In his Independence Day speech, the Prime Minister said that he was put under a lot of pressure from certain quarters who questioned the need of auctions for FM frequency.
“A lot of big people were worried. They told me, “FM radio was for common people, there is no earning so why do you want to hold auctions?” I was put under a lot of pressure but I said that Team India, which comprises of 125 crore people wants transparency,” said Prime Minister Narendra Modi.
He further added, “When I asked day before yesterday it had already crossed Rs 1,000 crore and this money is going to go to the poor.” Speaking on corruption, the PM had earlier also touched upon the successful Coal auctions, which he said would add Rs 3 lakh crore to the government funds.
The first stage of the Phase III FM auctions is being currently carried out and have seen a lot of money being pumped in especially for lucrative frequencies in the metros like Mumbai, Delhi and Bangalore. These include 135 FM channels across 69 cities. As of August 12, 2015, cumulative provisional winning price had reached Rs 1005 crore against an aggregate reserve price of about Rs 425 crore.
Thus the summation of provisional winning prices surpassed the cumulative reserve price of the corresponding 87 channels by Rs 580.23 crore or 136.5 per cent. Overall, cumulative provisional winning price exceeded the total reserve price of the first batch i.e. Rs 550.18 crore by Rs 455.08 crore or 82.7 per cent. The government, at the outset of the auctions, had hoped to generate revenues of around Rs 550 crore from the auctions; a figure that has been clearly surpassed.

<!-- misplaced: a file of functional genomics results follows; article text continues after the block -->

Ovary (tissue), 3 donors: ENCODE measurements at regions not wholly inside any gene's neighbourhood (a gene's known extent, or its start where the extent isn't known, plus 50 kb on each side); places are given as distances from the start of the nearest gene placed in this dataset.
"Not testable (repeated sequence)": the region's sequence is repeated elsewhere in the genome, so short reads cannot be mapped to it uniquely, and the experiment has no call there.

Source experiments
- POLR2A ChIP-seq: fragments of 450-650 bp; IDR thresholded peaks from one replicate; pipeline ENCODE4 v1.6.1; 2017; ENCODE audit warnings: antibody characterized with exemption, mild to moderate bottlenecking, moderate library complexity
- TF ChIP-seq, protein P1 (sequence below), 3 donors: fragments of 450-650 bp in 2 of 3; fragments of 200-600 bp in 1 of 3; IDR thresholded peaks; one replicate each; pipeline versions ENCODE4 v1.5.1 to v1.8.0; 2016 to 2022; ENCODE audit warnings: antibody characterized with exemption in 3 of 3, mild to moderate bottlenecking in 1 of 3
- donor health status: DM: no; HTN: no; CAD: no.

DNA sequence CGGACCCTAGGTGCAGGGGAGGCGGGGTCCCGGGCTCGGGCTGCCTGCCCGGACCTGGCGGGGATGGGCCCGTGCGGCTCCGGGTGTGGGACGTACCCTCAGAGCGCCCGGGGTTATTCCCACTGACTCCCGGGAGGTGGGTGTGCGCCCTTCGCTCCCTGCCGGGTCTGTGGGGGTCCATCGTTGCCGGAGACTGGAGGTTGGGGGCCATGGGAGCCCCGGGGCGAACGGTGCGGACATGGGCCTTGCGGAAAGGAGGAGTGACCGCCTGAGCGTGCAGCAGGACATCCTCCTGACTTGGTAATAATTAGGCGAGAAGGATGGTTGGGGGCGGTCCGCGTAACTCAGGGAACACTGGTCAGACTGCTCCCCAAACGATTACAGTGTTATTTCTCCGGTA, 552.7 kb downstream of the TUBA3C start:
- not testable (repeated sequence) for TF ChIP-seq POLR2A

Bidding for cities like Mumbai and Delhi has exceeded all expectations. For example, before the auctions it was expected that Delhi’s single frequency would fetch around Rs 40 crore, with the more generous suggesting a figure around Rs 70 crore. At the end of Day 15, however, Delhi’s provisional winning price stood at Rs 169 crore. Mumbai, too, has seen its provisional winning price for its two frequencies reach in excess of Rs 112 crore. Bangalore is another city that has crossed the Rs 100 crore mark and its provisional winning price now stands at Rs 107 crore.
The intense competition for metros like these is sure to burn a hole in the pockets of FM operators. The fact that it would further take time to get a station up and running after getting the frequency will also play in their minds. Most radio operators are of the opinion that it takes at least 10 years for a radio station to start becoming profitable and with the amount of money being spent, it is no wonder that some operators wanted the government to increase the number of frequencies available in these markets.
Earlier today, Vineet Jain, MD at Times Group, had tweeted about the need for more frequencies -
Times operated Radio Mirchi, in fact, has been quite vocal about the need to reduce frequency spacing to allow for more frequencies in cities like Mumbai and Delhi.